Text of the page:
For his CD PERFECT GENTLEMAN (2004) Randy amassed a collection of cheap yard-sale organs. He used their built-in drum samples to create rhythm tracks; he then utilized these rock, jazz, waltz, swing, bossa nova, dixie, cha-cha, and rhumba beats to fashion songs ranging from simply-structured folk and country ballads to torch songs, lampoons, spirituals, and satires. By editing, manipulating, and overlapping the beats from these various 1970's organs Randy transformed the crude and kitschy samples into more polished and developed sounds. At times, though, he just placed a sound 'as is' into a new context. The characters who inhabit these songs often seek to gain mastery over their chronic pathologies, or at least to acknowledge them. These characters include an anti-prophet who asks only that he be given as big a funeral as Jesus and Moses, an overweight middle-aged man who carries around a picture of his shirtless teen-aged self in order to lure women, the ghosts of Edith Wharton and Alexander Hamilton, a trucker driven to prostitutes by southern evangelical radio preachers, and the first human on earth (the hermaphrodite, Eve).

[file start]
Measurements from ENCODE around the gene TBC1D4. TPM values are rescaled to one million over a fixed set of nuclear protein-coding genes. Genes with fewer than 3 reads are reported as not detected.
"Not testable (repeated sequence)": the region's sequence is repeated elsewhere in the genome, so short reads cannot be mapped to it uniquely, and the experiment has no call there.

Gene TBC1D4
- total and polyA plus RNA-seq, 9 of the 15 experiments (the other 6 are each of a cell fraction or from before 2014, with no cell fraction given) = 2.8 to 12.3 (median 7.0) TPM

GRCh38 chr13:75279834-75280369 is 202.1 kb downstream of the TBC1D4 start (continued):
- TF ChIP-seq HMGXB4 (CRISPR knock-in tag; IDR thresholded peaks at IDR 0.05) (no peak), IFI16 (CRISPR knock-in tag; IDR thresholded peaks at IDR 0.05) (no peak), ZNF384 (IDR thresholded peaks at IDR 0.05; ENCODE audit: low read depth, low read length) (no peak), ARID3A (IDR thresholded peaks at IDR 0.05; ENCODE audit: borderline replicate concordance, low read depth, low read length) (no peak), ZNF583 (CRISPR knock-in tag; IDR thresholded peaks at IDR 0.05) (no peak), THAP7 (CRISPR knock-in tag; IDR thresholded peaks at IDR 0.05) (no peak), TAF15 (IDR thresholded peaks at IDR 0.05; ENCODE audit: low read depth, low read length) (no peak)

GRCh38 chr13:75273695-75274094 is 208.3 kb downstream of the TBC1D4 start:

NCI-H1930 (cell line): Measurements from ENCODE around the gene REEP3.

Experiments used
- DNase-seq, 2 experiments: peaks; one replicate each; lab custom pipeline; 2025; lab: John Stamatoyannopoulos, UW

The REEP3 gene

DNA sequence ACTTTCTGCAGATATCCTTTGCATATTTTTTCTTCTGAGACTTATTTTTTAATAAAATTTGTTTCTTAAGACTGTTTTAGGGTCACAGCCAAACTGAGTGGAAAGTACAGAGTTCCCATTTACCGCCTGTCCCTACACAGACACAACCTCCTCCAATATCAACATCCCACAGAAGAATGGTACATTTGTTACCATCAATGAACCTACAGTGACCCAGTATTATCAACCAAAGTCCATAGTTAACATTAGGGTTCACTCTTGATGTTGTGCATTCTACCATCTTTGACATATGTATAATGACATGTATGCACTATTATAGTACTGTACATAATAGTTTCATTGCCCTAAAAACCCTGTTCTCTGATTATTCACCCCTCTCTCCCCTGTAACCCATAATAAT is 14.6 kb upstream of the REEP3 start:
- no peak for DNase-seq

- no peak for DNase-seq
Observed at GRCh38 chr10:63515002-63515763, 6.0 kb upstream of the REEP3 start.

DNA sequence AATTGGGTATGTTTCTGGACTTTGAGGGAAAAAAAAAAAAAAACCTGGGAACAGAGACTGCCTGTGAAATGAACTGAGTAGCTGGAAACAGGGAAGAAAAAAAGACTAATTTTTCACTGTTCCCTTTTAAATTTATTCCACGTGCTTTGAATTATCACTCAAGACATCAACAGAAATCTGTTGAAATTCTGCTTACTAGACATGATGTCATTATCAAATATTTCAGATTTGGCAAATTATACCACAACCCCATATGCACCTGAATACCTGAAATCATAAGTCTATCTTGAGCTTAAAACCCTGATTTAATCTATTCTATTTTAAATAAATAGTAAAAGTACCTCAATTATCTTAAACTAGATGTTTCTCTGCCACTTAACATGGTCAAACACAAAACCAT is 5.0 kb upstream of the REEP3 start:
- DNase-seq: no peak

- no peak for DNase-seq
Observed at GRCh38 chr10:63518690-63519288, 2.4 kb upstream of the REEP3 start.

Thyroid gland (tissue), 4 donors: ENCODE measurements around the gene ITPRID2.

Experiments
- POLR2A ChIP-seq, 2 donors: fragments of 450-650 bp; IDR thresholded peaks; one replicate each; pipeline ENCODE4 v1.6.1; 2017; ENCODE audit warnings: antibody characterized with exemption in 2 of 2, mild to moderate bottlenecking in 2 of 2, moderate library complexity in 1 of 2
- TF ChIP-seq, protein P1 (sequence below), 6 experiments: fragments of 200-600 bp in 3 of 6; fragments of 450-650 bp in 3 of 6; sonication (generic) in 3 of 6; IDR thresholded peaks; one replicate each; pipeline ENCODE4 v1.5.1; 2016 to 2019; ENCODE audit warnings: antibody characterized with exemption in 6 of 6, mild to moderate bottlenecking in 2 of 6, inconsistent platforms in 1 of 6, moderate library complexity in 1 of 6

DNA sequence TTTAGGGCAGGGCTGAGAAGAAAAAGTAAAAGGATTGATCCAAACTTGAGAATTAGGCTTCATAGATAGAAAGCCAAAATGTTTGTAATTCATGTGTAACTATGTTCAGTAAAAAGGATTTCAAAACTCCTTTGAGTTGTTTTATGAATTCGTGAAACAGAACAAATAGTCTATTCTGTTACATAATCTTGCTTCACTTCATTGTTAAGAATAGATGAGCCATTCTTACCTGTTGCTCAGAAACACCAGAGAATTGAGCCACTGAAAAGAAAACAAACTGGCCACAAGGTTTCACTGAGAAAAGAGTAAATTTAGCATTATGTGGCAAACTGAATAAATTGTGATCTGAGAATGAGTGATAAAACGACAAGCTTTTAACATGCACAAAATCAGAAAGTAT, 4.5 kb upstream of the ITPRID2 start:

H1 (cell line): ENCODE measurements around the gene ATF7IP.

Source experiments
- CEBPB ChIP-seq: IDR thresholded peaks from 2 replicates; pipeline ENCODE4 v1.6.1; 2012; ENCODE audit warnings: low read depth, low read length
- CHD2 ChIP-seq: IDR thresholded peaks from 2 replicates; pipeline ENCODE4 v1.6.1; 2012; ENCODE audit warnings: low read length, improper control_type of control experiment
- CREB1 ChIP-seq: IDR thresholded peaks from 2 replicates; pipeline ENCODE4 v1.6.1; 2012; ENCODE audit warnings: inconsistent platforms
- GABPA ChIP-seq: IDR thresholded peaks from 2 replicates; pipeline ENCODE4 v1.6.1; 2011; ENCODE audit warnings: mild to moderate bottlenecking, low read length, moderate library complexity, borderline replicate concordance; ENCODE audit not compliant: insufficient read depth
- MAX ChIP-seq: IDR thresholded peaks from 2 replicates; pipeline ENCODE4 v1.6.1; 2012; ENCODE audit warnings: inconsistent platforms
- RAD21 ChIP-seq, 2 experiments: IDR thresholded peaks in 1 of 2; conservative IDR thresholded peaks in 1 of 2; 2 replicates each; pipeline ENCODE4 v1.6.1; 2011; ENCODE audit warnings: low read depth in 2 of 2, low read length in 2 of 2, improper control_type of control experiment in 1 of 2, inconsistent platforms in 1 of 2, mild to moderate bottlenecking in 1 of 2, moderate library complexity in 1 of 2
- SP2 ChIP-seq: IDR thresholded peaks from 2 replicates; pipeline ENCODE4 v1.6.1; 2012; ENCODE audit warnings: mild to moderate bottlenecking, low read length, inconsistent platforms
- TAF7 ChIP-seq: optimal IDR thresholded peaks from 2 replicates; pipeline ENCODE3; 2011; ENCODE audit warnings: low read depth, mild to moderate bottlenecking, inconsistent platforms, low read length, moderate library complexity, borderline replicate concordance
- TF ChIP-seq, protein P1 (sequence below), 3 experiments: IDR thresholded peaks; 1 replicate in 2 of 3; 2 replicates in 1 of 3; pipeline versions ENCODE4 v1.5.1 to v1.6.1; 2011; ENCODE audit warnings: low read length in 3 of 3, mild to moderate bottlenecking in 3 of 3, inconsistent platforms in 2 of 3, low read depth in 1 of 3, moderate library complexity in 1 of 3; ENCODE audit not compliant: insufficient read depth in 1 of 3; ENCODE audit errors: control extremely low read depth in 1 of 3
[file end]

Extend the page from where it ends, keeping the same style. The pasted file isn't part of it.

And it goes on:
MIRACULOUS DISSOLVING CURES (2001) is a musically rich collection of threnodies and noiresque tales that find Kaplan battling the forces of love and loss as well as the hypocrisy of both the secular and religious worlds. In "Crushed Berries" the narrator laments that his "friends will save a fly from a spiderweb but then they'll order rack of lamb or baby back ribs." In "Volunteers" the ghost of Job's wife rails against G-d for letting her children die "because of some bet, some stupid bet." "Cutty Reel" is the dreamscape of a jilted degenerate; in an attempt to win back his beloved, he tries to buy a voodoo doll of her but finds that they're "all sold out." Stylistically, the record ranges from the quasi-Latin beat of "Crushed Berries" to the hint of electronica in "The Girl Who's Done It All" to the irresistible mix of synthesizer and Spanish guitar throughout "Unpaid Bills". There's also a full-color 12-page CD booklet featuring abstract paintings (by Yasmina Palumbo, Leila Hamilton, Masha Solomon, Lucille Dreyblatt, and others) juxtaposed to the words for each song. MDC was recorded by Colin Mahoney in Lawrence, Kansas. The record also features Brian Schey on bass and Bradford Hoopes on keyboards.